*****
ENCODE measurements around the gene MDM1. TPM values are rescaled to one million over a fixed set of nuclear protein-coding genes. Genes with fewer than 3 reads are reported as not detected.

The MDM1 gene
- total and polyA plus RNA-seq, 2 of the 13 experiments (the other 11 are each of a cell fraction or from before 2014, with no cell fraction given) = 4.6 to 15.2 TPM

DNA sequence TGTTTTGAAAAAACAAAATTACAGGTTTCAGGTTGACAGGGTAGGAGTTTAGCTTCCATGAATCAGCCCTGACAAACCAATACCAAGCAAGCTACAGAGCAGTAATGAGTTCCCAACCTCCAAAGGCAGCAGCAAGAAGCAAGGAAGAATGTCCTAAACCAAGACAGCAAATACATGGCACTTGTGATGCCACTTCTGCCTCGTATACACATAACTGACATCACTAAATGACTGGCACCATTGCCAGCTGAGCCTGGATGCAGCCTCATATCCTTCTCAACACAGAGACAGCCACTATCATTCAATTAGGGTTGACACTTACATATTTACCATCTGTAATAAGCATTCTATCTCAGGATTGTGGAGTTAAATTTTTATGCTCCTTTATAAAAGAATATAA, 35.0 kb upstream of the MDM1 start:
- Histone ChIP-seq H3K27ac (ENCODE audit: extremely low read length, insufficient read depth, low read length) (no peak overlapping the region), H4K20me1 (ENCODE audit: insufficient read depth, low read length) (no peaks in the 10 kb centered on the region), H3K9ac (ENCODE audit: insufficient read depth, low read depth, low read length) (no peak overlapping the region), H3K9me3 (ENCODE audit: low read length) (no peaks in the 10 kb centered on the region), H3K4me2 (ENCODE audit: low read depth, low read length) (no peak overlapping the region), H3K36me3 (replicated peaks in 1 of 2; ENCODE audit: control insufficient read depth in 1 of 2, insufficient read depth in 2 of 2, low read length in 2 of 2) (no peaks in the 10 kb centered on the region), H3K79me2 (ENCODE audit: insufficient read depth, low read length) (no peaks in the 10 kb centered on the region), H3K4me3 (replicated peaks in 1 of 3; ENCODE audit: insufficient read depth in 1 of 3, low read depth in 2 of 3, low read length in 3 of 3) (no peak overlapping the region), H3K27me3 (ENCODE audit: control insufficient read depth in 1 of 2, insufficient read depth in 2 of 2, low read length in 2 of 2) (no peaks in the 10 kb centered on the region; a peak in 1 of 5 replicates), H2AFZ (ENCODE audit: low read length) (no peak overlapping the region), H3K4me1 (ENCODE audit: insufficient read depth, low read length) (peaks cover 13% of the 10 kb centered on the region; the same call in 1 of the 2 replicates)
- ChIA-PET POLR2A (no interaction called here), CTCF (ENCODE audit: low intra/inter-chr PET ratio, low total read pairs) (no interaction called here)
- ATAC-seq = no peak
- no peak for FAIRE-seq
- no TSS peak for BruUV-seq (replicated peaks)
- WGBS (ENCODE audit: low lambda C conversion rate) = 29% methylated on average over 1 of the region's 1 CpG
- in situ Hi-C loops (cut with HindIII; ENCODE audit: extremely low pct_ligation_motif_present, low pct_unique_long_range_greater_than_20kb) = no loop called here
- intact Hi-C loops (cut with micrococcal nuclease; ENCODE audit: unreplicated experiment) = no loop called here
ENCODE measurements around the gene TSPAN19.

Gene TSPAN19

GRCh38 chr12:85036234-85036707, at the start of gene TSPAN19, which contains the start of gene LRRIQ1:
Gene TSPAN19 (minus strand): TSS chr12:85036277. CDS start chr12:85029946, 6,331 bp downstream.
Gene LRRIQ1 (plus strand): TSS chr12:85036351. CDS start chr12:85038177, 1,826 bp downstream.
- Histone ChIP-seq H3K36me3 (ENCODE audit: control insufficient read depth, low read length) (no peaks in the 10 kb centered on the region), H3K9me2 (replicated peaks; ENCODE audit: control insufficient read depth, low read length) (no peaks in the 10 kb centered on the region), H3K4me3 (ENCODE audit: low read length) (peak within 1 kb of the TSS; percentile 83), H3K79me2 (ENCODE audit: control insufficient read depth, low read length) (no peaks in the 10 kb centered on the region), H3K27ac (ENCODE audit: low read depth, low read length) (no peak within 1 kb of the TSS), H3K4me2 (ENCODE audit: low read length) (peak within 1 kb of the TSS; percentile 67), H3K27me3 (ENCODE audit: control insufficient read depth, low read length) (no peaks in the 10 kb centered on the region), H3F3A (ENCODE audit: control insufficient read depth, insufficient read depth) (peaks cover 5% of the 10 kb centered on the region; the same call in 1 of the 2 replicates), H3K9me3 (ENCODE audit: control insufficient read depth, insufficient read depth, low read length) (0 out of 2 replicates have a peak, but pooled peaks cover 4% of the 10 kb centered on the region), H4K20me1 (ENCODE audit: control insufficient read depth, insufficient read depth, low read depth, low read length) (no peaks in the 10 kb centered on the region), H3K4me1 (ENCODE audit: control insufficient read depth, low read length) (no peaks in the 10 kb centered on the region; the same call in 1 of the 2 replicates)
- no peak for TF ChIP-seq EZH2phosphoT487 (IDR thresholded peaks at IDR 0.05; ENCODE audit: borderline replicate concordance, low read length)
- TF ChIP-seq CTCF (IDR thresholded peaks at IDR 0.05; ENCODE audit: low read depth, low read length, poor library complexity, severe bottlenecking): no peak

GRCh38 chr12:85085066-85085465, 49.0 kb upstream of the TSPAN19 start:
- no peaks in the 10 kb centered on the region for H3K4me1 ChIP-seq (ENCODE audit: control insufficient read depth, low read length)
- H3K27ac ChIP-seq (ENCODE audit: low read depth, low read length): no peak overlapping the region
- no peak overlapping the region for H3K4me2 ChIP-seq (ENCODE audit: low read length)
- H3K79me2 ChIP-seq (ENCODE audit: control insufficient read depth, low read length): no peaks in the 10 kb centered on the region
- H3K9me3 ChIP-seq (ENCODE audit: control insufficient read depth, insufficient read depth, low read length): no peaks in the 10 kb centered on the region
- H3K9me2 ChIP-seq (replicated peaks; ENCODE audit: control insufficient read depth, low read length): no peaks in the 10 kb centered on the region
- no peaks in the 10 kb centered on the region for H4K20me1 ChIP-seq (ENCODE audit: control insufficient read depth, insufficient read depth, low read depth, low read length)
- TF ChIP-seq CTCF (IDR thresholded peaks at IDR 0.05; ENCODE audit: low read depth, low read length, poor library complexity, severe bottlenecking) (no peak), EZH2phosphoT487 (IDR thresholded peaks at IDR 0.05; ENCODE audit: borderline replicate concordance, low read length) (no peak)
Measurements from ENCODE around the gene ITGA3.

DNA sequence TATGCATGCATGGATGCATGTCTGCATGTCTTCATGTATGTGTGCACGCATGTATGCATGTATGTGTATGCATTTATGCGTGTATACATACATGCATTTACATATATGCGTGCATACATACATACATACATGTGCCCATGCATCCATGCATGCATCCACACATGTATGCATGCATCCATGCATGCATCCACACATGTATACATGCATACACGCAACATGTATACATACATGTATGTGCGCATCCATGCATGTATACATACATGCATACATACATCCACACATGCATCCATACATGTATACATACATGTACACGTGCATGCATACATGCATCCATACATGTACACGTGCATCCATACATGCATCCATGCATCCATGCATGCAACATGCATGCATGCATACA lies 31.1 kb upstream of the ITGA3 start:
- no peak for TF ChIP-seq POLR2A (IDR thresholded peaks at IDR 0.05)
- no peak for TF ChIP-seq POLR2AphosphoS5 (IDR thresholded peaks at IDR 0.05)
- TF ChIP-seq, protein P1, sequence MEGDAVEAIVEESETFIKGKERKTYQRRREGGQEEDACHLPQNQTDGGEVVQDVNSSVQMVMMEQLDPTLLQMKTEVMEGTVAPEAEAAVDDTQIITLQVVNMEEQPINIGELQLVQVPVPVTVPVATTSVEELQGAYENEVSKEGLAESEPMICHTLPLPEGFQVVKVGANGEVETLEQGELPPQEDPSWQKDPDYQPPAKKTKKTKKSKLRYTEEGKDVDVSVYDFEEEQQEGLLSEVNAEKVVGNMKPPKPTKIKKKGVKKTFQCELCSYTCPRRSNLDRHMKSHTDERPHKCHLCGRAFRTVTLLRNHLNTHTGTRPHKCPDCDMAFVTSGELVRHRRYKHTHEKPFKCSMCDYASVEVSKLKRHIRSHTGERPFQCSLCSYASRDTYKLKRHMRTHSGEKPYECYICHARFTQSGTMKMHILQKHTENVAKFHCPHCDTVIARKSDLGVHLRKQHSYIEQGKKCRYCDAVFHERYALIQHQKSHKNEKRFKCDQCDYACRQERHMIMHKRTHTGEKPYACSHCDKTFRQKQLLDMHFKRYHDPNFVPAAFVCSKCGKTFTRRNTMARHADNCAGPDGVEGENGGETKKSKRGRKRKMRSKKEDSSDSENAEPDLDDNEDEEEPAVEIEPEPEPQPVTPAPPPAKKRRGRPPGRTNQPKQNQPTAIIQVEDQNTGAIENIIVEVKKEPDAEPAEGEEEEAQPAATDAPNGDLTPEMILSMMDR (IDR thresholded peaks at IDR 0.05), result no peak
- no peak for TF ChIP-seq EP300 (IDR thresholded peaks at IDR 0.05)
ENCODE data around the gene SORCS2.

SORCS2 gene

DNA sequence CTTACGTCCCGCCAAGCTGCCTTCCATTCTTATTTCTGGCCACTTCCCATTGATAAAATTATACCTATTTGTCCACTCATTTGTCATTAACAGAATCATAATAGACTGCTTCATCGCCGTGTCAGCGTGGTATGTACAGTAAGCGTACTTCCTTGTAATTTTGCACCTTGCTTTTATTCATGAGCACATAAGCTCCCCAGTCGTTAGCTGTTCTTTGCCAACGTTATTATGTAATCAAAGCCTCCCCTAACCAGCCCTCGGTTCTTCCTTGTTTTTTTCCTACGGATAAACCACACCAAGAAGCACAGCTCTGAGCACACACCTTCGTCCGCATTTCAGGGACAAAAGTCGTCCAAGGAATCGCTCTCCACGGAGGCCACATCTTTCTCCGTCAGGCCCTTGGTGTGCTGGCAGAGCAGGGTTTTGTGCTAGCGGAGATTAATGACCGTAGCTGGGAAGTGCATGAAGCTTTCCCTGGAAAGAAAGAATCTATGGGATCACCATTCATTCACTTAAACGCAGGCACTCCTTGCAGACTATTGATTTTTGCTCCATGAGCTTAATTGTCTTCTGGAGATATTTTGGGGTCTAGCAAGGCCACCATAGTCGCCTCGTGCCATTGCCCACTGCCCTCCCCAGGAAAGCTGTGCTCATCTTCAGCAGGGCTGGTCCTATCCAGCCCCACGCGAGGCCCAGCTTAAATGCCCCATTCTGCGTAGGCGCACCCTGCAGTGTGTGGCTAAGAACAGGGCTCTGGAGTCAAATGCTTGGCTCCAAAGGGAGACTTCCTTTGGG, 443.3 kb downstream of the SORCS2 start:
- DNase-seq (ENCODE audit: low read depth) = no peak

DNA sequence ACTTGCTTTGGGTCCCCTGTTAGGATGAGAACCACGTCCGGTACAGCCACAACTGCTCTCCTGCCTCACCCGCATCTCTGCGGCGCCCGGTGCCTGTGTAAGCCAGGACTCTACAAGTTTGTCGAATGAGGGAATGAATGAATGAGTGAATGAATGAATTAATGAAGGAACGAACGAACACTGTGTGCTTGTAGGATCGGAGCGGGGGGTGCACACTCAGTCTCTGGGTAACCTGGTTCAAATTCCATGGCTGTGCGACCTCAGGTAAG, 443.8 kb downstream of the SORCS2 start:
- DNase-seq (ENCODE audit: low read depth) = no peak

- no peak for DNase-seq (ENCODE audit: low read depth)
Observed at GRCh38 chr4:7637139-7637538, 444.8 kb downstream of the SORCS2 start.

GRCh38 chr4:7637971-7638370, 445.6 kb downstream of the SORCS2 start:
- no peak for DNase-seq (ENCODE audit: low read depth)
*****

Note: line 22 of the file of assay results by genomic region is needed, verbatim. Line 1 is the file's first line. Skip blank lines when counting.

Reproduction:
- no peaks in the 10 kb centered on the region for H3K4me1 ChIP-seq (ENCODE audit: control insufficient read depth, low read length)